Click on the competition images to go straight to the competition page, or click here for a more detailed overview at HWBOT.
Tournaments and Sponsored Contests
World Tour 2016 and HWBOT X
|Unigine Heaven - Xtreme Preset||Titan X Pascal||2300/1415 MHz||Strong Island||9801.28 DX11 Marks||85.8 pts||7 4|
|3DMark - Fire Strike Extreme||Titan X Pascal||oscar.pezzaldi||34746 marks||53.2 pts||0 0|
|Catzilla - 720p||GeForce GTX 1080||2228/5258 MHz||Traktor||55333 marks||28.7 pts||0 0|
|3DMark - Fire Strike||GeForce GTX 970||1570/2050 MHz||olegdjus||13529 marks||23.9 pts||0 0|
|Aquamark||GeForce GTX 295||738/1300 MHz||Bullant||441346 marks||23.6 pts||1 1|
|XTU||Core i5 4690K||4600 MHz||j4r3t||1073 marks||23.5 pts||0 0|
|XTU||Core i7 4710MQ||3620 MHz||kilkon777||782 marks||23.3 pts||0 0|
|3DMark03||Radeon HD 4850 GDDR3||1000/1260 MHz||shar00750||73118 marks||23.0 pts||0 0|
|Aquamark||Radeon HD 4850 GDDR3||1000/1260 MHz||shar00750||417730 marks||22.5 pts||0 0|
|HWBOT Prime||Snapdragon 801 MSM8974AC v3 2457MHz||2764 MHz||Pedro2553||3536 pps||22.1 pts||0 0|
Click on the competition images to go straight to the competition page, or click here for a more detailed overview at HWBOT.
October 1, 2016 Taipei, Taiwan - HWBOT, an organization regulating international Overclocking competitions and rankings today officially announces the World Championship Final to held in Berlin, Germany on the 5th of December 2016. The World Championship Finals pits the winners from each of the HWBOT World Series winners, plus a wild card and a ROG Camp entrant, against each other in a bid to find out who is Overclocking Champion of the World in 2016.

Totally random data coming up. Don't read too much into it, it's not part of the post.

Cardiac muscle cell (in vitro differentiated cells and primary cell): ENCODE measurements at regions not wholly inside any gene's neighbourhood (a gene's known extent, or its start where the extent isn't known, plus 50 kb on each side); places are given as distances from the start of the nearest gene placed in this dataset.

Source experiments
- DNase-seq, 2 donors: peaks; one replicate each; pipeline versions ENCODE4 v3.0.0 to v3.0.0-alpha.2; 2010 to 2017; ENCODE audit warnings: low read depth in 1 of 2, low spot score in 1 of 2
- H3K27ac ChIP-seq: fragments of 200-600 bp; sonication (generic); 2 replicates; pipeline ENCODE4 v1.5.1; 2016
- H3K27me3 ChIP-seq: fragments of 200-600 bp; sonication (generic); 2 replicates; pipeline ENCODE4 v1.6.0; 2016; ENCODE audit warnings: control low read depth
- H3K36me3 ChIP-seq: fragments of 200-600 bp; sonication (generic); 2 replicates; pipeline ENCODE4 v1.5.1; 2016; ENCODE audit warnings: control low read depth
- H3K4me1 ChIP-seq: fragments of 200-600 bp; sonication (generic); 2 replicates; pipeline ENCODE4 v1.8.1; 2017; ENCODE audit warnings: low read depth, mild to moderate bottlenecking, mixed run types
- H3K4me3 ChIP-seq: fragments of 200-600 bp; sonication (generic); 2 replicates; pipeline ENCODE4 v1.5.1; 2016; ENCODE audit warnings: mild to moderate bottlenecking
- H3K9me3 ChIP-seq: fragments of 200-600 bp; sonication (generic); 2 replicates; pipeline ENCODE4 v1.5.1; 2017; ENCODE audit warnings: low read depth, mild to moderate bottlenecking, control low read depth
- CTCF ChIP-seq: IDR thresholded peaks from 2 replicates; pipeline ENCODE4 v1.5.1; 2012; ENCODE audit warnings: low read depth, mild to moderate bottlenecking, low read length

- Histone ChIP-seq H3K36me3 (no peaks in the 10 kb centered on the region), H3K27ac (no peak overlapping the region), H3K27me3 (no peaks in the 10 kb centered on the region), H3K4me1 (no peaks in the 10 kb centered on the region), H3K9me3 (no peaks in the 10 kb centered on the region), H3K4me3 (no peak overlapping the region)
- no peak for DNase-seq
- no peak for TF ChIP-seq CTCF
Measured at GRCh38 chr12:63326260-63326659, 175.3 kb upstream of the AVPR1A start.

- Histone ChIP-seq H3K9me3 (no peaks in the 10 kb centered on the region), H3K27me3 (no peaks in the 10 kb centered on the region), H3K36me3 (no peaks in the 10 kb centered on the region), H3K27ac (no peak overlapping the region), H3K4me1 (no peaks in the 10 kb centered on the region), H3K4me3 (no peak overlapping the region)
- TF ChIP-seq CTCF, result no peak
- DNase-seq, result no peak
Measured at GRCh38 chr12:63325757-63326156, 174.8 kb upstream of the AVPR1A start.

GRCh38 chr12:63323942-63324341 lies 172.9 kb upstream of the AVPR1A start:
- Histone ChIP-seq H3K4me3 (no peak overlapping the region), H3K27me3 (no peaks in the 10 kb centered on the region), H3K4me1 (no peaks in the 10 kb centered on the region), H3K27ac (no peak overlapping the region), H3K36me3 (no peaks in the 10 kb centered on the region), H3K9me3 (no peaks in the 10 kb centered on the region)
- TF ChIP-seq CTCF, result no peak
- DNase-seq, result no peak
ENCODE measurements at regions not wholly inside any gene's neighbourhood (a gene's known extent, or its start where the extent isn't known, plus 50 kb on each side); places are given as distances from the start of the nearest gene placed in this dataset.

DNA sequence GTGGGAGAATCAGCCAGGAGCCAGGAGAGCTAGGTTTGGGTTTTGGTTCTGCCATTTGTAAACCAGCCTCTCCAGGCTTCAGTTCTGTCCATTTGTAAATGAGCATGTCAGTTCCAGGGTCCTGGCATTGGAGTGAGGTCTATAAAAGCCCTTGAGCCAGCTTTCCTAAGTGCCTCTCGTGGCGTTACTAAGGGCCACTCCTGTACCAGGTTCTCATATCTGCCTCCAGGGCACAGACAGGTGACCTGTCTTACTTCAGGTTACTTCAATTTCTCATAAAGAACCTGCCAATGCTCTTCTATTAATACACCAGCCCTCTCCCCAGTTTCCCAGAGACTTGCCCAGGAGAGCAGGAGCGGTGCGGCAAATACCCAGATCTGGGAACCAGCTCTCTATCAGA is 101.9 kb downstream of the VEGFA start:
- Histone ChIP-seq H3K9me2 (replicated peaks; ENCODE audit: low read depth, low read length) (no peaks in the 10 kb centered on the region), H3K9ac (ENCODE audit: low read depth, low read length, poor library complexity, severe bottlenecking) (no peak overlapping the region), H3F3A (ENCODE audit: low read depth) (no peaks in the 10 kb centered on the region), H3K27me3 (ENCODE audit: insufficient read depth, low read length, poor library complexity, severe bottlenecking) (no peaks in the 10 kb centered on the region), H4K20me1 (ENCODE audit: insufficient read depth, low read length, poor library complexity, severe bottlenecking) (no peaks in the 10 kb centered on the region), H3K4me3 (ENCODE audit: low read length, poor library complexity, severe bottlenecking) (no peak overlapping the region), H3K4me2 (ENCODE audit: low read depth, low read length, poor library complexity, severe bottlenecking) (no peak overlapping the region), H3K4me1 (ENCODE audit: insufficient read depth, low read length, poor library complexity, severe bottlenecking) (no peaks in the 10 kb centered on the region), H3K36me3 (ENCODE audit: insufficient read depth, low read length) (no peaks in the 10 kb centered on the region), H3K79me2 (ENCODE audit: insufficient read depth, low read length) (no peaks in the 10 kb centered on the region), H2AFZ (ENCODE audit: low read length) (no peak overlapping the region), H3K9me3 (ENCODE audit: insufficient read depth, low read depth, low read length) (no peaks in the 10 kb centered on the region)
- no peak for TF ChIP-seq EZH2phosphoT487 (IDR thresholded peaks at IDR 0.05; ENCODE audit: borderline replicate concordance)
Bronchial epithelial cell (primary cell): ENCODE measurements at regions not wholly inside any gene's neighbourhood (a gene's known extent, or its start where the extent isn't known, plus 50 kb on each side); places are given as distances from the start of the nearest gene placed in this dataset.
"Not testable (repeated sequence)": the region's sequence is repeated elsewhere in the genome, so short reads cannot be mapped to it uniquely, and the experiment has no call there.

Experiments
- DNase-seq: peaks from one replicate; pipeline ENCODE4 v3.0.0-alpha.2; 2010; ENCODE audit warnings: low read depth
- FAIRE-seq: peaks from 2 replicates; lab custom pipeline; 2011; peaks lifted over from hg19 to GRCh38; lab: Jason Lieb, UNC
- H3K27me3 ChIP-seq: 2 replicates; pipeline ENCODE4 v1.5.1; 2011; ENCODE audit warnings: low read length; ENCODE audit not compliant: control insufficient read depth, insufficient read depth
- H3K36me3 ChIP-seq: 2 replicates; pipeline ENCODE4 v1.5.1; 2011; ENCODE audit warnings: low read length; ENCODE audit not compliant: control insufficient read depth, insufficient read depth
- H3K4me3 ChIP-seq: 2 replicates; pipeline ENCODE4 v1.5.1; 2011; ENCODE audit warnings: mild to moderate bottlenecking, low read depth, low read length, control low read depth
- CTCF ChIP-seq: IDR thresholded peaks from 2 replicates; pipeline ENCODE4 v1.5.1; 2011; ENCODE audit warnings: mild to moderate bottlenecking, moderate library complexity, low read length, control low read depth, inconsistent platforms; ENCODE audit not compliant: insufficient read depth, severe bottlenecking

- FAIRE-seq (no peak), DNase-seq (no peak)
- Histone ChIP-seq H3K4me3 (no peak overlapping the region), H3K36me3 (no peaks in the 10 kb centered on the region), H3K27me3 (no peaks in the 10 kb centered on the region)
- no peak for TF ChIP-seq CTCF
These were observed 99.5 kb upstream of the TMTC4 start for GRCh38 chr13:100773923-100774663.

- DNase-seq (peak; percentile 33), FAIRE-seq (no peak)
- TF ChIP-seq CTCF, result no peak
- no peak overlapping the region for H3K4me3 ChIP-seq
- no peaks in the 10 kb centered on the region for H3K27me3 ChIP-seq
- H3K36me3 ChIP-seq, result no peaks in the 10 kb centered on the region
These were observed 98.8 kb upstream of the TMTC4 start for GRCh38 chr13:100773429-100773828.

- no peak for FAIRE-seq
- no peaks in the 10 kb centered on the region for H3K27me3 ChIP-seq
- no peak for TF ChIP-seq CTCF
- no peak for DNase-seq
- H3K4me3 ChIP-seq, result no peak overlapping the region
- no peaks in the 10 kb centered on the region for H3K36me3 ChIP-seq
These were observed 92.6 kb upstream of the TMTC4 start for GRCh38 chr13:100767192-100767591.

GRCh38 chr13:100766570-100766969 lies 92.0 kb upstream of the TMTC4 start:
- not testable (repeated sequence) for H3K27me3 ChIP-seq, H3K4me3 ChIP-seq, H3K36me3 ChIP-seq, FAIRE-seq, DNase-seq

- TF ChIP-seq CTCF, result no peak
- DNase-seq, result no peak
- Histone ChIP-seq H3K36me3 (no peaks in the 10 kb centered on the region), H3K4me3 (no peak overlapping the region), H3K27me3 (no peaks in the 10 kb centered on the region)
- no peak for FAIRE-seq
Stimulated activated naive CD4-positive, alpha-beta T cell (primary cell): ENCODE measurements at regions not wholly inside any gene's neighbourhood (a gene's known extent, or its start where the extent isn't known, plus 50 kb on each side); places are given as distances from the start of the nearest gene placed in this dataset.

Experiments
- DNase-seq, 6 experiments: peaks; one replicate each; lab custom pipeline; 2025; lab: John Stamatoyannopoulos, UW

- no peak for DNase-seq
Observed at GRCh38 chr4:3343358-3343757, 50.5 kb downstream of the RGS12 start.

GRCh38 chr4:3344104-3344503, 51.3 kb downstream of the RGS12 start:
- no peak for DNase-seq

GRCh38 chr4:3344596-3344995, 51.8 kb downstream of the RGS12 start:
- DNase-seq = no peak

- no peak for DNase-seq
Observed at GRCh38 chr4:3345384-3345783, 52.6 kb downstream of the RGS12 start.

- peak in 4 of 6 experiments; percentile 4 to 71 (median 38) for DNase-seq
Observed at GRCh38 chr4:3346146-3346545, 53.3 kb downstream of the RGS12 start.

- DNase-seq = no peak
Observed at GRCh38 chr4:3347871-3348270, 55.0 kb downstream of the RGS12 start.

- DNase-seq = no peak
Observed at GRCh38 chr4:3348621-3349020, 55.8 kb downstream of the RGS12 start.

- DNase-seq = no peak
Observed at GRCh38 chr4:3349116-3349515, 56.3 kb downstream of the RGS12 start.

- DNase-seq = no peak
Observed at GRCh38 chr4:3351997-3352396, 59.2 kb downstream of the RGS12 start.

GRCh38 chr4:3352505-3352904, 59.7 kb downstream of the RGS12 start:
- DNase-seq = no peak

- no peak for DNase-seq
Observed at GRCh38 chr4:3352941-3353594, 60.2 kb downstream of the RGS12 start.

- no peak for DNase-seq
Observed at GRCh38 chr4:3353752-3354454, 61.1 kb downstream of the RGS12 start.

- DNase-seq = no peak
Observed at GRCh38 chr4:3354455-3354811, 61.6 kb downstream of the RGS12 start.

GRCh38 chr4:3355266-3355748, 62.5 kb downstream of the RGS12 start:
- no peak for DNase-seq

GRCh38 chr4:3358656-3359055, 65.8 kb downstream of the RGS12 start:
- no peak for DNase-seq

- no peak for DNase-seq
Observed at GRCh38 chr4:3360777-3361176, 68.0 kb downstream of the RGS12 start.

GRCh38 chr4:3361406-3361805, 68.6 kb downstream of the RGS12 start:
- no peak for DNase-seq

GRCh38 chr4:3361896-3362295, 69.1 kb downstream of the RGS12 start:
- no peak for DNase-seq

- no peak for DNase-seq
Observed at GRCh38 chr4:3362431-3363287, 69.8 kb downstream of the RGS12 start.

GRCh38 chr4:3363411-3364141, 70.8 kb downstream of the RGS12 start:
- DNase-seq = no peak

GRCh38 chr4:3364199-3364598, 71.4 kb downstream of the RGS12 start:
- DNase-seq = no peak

The World Championship Final is truly a quest to find the best live OC contest player of the year. The contest features the six World Series winners from each of the six HWBOT World Tour 2016 events. The six World Series winners will be flown out to the Final and will be joined by the winner of the HWBOT World Championship Wild Card Contest winner. The eighth contestant will be the winner of the ROG Camp 2016, just to add some new blood and spice things up a touch.
Both HWBOT World Championship Wild Card winner and the ROG Camp 2016 winner will be announced at a later date.